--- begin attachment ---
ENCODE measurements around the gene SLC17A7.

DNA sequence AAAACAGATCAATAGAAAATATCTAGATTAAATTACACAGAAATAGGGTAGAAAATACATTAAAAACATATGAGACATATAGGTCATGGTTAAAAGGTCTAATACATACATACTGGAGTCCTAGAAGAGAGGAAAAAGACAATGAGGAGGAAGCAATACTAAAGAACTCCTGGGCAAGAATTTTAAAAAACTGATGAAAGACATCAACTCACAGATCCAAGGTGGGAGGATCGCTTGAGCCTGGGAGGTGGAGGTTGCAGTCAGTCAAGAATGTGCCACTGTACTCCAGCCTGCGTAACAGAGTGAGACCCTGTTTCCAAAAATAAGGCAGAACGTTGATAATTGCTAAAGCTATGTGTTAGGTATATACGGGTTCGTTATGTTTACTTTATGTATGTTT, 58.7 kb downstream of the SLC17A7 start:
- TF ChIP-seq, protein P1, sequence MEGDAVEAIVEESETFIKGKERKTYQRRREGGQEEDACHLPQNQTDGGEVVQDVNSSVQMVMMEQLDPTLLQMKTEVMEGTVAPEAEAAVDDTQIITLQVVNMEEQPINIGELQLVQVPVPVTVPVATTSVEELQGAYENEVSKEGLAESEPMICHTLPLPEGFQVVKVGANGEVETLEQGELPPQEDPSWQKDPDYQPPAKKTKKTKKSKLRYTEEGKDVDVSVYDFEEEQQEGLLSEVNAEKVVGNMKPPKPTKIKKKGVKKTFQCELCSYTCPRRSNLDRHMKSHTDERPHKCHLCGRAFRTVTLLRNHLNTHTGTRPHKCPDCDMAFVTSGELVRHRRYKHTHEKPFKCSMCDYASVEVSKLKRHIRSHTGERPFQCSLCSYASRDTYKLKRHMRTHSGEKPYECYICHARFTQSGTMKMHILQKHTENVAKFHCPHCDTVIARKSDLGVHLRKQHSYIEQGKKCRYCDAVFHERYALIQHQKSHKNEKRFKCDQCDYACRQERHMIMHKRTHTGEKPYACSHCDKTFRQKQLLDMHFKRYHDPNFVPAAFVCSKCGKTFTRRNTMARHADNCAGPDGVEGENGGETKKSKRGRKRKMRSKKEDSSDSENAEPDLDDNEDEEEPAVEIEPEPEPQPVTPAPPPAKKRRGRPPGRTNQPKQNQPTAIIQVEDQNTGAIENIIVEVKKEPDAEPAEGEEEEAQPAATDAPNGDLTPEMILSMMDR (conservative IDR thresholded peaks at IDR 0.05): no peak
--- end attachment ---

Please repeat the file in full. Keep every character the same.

ENCODE measurements around the gene SLC17A7.

DNA sequence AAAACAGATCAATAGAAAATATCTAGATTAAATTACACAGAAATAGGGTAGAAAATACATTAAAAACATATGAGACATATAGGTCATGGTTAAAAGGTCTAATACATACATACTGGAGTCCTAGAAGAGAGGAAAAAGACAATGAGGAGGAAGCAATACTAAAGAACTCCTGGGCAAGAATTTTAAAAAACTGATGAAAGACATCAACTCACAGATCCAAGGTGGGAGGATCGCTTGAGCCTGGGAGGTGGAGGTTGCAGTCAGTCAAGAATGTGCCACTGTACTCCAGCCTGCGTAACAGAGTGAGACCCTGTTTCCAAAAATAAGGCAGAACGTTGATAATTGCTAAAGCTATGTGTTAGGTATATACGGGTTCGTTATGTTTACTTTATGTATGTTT, 58.7 kb downstream of the SLC17A7 start:
- TF ChIP-seq, protein P1, sequence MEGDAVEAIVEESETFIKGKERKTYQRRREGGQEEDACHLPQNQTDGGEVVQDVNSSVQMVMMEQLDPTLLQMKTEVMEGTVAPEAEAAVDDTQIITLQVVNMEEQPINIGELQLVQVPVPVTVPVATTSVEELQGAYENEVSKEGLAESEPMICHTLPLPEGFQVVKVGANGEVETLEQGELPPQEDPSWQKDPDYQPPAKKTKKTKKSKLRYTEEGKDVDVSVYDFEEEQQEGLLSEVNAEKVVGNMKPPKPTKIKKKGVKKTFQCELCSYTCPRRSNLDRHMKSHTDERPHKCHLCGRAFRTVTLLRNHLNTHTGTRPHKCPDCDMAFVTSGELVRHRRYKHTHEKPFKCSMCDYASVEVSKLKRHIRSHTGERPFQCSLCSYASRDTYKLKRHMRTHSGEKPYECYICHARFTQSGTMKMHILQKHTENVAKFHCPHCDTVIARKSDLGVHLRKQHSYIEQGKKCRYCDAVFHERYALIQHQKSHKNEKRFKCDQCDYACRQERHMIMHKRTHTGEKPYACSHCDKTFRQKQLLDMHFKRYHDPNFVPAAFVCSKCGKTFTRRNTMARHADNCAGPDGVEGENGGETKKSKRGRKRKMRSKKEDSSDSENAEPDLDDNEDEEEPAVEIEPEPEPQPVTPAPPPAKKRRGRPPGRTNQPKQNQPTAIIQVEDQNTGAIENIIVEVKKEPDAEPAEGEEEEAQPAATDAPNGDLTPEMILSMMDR (conservative IDR thresholded peaks at IDR 0.05): no peak